Their plots foiled for the time being, they all dispersed and went to their homes. It wasn’t the appointed time, but it wouldn’t be much longer before these people would unleash all of their hatred and venom against Jesus and crucify Him upon the cross of Calvary.
Conclusion and Application:
Things haven’t changed a bit. Some still reject him and others receive Him. We who have received him are confident of Who and what He is. He is the living God veiled in flesh. We are thankful that we have drunk of His living water. He has given us His Spirit and we will never thrist again.
How could Jesus speak with such understand when He lacked the higher learning that was expec5ted of a teacher of the law? Well, first of all,as God, He was the author. As a man He was in constant communication with the Spirit of God.
Isauah 50:4 ¶ The Lord GOD hath given me the tongue of the learned, that I should know how to speak a word in season to him that is weary: he wakeneth morning by morning, he wakeneth mine ear to hear as the learned.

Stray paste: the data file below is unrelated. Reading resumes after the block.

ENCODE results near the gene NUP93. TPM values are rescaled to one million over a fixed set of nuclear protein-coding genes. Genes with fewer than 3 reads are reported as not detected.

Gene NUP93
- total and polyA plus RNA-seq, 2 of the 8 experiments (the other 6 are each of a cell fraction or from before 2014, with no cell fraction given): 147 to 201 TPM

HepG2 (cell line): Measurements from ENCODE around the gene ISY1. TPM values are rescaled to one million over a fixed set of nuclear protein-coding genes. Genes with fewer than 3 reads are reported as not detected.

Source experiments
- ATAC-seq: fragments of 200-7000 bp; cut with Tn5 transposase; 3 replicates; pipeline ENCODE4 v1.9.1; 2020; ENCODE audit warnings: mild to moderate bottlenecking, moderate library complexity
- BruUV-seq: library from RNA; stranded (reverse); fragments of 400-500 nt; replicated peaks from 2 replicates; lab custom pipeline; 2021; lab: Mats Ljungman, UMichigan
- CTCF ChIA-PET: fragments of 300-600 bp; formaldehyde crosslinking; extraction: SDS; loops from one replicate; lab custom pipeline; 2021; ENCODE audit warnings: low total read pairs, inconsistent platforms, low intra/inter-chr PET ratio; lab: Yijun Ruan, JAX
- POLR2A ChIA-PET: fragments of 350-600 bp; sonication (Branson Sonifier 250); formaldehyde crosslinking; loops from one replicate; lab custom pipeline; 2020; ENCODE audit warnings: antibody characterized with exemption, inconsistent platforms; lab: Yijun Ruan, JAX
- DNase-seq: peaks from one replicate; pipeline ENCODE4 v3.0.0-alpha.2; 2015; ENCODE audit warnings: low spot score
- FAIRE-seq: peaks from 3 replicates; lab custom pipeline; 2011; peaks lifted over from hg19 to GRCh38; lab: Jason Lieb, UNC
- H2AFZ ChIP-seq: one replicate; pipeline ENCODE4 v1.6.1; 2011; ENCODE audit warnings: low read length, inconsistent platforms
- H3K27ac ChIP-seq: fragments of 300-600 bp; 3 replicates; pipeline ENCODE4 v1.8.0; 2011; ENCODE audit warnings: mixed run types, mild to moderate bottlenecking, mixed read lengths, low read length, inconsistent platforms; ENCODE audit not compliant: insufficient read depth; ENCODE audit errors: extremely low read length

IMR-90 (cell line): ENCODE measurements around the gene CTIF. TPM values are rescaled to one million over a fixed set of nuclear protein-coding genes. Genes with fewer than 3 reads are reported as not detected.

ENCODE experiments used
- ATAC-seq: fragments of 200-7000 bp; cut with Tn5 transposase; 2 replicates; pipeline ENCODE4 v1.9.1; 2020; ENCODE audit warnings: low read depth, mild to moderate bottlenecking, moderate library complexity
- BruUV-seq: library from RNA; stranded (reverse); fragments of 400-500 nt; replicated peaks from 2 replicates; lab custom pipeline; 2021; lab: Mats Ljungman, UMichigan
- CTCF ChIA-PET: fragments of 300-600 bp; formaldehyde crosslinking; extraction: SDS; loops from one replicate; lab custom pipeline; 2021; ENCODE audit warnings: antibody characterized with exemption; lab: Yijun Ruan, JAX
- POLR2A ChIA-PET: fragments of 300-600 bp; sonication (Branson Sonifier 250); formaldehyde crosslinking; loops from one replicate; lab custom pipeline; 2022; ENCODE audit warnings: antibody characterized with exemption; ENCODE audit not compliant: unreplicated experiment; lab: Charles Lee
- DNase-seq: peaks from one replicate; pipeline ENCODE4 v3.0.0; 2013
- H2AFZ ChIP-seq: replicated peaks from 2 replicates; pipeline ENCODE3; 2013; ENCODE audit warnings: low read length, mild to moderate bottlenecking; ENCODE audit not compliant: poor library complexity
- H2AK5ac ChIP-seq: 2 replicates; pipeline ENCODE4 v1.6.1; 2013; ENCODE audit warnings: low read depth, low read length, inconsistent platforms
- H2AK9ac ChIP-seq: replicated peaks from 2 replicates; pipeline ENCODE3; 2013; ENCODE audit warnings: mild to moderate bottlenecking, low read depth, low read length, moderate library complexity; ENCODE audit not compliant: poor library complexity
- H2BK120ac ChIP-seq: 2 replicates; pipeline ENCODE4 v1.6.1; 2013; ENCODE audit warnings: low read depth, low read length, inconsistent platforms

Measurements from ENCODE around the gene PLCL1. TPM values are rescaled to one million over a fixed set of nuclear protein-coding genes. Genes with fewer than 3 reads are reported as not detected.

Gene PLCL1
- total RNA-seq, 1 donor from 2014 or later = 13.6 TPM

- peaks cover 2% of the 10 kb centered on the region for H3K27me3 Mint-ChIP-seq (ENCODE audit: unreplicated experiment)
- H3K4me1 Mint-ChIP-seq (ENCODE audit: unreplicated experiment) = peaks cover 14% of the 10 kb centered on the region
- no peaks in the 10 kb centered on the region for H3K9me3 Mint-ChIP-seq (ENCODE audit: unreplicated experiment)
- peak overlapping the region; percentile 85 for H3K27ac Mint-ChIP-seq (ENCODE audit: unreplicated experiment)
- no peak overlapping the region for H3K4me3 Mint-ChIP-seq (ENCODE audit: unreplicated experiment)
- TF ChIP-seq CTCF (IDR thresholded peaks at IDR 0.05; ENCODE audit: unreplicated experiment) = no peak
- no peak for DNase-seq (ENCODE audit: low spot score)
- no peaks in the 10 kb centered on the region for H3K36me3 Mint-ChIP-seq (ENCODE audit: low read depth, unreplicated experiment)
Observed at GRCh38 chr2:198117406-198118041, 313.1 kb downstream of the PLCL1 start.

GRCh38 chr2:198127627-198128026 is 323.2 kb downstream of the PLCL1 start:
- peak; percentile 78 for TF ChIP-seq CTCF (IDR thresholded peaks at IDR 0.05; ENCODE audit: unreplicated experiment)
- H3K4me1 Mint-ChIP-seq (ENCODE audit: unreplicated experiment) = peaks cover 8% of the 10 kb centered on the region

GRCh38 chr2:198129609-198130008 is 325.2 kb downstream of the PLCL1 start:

Back to 145: Teaching at the Feast of Tabernacles
Down to 147: The Discourse on Fatherhood
146: The Adulterous Woman - Jn. 8:1-11
John 8:1 ¶ Jesus went unto the mount of Olives.
2 And early in the morning he came again into the temple, and all the people came unto him; and he sat down, and taught them.
3 And the scribes and Pharisees brought unto him a woman taken in adultery; and when they had set her in the midst,
4 They say unto him, Master, this woman was taken in adultery, in the very act.
5 Now Moses in the law commanded us, that such should be stoned: but what sayest thou?
6 This they said, tempting him, that they might have to accuse him. But Jesus stooped down, and with his finger wrote on the ground, as though he heard them not.
7 So when they continued asking him, he lifted up himself, and said unto them, He that is without sin among you, let him first cast a stone at her.